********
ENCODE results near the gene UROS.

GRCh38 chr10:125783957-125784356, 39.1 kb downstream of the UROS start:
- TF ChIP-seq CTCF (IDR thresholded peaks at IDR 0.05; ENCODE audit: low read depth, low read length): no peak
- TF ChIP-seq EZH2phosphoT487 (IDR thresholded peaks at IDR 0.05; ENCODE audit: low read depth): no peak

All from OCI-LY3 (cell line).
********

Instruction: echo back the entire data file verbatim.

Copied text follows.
ENCODE results near the gene UROS.

GRCh38 chr10:125783957-125784356, 39.1 kb downstream of the UROS start:
- TF ChIP-seq CTCF (IDR thresholded peaks at IDR 0.05; ENCODE audit: low read depth, low read length): no peak
- TF ChIP-seq EZH2phosphoT487 (IDR thresholded peaks at IDR 0.05; ENCODE audit: low read depth): no peak

All from OCI-LY3 (cell line).